AIGA – Day 1

aiga_design_conference_2005.gifI’ve run several large events in similar size venues as the main stage for AIGA’s Design Conference but none nearly as elaborate. Video is what really make it hard. There are nine video projectors if you count what is in the living room. Two video cameras so the people in the back can see and seven laptops backstage to make everything work. Switching the feed being output is crazy and it must take a lot of experience to make it run well.

We had a couple of snags backstage with a couple of graphics shown out of order but over all everything was really smooth. I found the mistakes a bit more jarring but I guess that’s just because I wasn’t used to it. Michelle Stanek has been running the show backstage and has been doing an amazing job and has been great at using me as support to make the show run well. I really feel as if I’m helping things run and not just being a waste of space and some times volunteering can seem like. I think it would be awesome to have her job though I haven’t asked how they plan it. If they have one central office or if they just are always calling from all over the nation.

aigadc2005, aiga, graphic design, boston, event programming

Gaphic Design should be more then just print design

aiga_design_conference_2005.gifKottke’s computer is lonely and I’m not all that surprised. The more I work with the AIGA volunteers I really feel that graphic design is really only print design. The fact that I just carried back about 20 pounds of paper samples (I don’t print but I am a freebie whore) isn’t helping my attitude. I think of graphic design as so much more. I think at least any kind of graphics with a commercial focus is graphic design and I’m sure more can be. I want to get more involved with AIGA (perhaps because, like CUB, they have the most money) and I hope to bring a lot more of a web edge to the organization.

If only I had a laptop I would have love to get some of the techy conference feel to it. AIGA’s current try for interaction with the crowd is limited to a wall where people can hang sketches. A good start but not exaxtly the 21st century. John Hockenberry had the essence of the right idea when he talked about emailing his phone and calling people in the crowd for feed back. I’m still not sure if that was a joke or not.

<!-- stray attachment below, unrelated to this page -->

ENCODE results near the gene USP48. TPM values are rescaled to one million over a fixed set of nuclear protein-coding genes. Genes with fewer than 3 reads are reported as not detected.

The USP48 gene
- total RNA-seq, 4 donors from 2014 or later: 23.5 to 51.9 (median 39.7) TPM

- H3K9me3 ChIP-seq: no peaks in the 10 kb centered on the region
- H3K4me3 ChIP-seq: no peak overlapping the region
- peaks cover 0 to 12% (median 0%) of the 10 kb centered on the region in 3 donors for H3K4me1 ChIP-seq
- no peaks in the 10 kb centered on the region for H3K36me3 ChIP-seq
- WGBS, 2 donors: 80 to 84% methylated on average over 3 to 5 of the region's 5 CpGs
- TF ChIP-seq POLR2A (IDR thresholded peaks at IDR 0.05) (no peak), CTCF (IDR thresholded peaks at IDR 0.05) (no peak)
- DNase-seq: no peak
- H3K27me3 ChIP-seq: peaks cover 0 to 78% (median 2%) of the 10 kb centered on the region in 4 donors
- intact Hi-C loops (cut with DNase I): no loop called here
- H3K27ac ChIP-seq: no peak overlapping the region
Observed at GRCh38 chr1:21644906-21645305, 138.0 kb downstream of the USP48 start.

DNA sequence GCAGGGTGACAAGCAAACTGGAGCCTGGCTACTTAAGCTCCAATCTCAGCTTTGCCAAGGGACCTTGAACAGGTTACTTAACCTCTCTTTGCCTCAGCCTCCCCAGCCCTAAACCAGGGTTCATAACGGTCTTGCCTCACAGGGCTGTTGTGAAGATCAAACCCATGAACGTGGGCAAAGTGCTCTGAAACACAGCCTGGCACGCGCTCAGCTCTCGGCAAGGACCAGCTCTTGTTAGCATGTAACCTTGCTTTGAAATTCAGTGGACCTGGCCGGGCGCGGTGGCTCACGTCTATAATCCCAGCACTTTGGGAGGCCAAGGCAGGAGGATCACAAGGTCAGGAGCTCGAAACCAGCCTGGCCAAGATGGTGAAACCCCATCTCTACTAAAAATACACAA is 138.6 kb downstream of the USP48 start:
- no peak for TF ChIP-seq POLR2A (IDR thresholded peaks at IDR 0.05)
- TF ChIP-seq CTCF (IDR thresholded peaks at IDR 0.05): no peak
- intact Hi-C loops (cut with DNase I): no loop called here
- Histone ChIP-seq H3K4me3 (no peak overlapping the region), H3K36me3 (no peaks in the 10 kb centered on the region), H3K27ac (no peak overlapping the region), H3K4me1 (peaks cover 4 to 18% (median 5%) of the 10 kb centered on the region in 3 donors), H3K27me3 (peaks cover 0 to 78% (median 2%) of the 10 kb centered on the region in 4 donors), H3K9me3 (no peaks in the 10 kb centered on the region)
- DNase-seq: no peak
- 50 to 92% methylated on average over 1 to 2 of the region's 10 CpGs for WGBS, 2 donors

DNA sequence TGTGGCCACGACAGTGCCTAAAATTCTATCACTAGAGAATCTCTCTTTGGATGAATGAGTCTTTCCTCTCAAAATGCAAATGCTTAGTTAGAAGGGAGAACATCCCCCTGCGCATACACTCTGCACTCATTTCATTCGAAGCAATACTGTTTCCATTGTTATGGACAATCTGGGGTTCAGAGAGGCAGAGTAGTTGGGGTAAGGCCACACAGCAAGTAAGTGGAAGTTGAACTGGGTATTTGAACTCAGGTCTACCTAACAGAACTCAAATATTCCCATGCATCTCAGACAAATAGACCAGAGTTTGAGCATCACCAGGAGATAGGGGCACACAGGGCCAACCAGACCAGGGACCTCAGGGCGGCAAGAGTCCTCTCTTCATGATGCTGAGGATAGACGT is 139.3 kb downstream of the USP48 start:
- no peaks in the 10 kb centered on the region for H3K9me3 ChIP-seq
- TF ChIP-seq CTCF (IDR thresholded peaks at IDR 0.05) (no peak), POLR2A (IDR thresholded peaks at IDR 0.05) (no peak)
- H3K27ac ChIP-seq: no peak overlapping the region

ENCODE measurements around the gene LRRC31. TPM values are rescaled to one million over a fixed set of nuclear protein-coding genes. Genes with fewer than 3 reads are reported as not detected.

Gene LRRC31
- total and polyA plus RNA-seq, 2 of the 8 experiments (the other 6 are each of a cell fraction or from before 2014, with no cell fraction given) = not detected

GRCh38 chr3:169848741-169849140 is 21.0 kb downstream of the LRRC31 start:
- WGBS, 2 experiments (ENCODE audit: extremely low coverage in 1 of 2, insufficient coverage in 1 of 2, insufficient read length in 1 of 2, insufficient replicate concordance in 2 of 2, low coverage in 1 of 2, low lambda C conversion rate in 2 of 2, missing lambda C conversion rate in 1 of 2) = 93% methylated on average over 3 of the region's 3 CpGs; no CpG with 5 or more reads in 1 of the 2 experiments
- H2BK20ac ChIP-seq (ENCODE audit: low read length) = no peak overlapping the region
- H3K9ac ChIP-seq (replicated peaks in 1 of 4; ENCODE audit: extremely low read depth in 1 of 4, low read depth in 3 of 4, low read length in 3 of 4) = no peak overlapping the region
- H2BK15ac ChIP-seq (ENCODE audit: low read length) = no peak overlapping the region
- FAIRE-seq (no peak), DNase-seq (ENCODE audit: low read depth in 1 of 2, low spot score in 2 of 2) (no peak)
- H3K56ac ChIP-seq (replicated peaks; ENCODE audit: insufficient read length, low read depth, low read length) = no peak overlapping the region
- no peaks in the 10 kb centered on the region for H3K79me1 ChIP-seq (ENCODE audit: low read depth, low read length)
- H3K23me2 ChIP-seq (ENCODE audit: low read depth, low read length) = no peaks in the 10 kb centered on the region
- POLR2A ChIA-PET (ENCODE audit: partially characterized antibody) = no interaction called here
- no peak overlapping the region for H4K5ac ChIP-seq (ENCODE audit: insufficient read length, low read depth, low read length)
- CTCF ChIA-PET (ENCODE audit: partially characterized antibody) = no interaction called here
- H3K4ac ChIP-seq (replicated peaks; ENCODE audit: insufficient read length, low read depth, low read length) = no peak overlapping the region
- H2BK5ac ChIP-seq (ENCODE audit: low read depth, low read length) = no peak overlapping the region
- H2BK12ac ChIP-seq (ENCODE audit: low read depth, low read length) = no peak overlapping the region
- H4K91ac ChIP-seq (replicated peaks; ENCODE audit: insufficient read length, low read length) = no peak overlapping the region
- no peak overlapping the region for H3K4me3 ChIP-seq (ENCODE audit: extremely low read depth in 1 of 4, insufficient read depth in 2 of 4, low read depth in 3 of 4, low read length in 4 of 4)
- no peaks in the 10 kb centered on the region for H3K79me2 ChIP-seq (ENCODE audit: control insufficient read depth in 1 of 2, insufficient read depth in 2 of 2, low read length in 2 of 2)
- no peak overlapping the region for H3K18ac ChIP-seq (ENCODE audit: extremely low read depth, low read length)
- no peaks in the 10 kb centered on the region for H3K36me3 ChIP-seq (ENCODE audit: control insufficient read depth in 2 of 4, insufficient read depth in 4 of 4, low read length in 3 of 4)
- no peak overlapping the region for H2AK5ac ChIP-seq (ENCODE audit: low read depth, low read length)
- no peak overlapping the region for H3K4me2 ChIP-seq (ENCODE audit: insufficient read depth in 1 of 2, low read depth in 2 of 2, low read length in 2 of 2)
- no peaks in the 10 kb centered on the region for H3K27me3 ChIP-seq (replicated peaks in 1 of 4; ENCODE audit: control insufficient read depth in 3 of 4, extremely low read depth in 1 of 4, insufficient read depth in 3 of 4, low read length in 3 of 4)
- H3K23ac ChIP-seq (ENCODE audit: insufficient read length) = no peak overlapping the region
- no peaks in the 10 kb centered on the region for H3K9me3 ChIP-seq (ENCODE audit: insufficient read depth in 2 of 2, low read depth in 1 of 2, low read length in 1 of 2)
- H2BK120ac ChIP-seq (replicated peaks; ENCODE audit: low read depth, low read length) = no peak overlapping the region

kottke, aigadc2005, aiga, graphic design, boston

AIGA – Day negative 2

aiga_design_conference_2005.gifToday was the volunteer orientation with only 2 days to get everything ready for Thursday and the start of the conference. The Hynes convention center is rather large and will have no problem holding the 2,300 attendees. The conference is split between 2 floors with the living room and market place on the 1st floor and the main conference hall is on the 3rd floor. The AIGA staff are really worried about getting people back and forth from the focus sessions since people will probably get lost trying to find there way around. Most of the focus session rooms on the 1st floor are not that big and might fill up quicker then the ones on the 3rd floor which are larger rooms. If you are planning to go to one of the events on the 1st floor be sure to get there as early as possible or you might be locked out. The layout of the building can also be circular and so getting turned around might be a problem as well. Be sure to take a tour of the building when you get there so you know where most of the rooms are.

Dorothy gave a long over view of the events going on at the conference and made it sound twice more exciting then it looks on paper. I was hoping to meet more people from Boston in the volunteer staff but I guess I underestimated how far people will come from to volunteer, the answer being just about everywhere but Alaska and Hawaii.